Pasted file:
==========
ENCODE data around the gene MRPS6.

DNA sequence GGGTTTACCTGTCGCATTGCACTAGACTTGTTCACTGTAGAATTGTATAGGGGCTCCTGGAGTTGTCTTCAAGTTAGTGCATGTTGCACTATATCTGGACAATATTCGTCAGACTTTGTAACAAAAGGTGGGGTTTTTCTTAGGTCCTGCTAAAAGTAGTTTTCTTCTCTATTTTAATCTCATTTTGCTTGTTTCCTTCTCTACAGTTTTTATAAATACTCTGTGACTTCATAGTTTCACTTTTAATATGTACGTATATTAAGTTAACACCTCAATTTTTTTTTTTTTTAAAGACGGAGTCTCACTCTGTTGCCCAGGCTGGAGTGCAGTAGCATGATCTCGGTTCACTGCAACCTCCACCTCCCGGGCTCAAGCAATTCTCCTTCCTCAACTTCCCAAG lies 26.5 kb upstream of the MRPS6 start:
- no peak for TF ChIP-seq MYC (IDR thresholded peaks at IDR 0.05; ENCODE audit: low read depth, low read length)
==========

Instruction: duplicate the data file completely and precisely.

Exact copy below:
ENCODE data around the gene MRPS6.

DNA sequence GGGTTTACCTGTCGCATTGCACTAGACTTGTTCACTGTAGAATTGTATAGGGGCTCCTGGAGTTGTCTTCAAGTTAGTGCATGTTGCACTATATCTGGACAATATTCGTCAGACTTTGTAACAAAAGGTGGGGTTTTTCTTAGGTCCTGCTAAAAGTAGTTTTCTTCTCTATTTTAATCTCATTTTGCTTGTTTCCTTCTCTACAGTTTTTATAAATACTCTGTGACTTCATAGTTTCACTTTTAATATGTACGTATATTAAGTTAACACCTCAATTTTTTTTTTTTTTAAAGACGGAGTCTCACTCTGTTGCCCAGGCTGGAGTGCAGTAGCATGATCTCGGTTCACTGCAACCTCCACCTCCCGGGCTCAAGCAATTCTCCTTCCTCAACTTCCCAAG lies 26.5 kb upstream of the MRPS6 start:
- no peak for TF ChIP-seq MYC (IDR thresholded peaks at IDR 0.05; ENCODE audit: low read depth, low read length)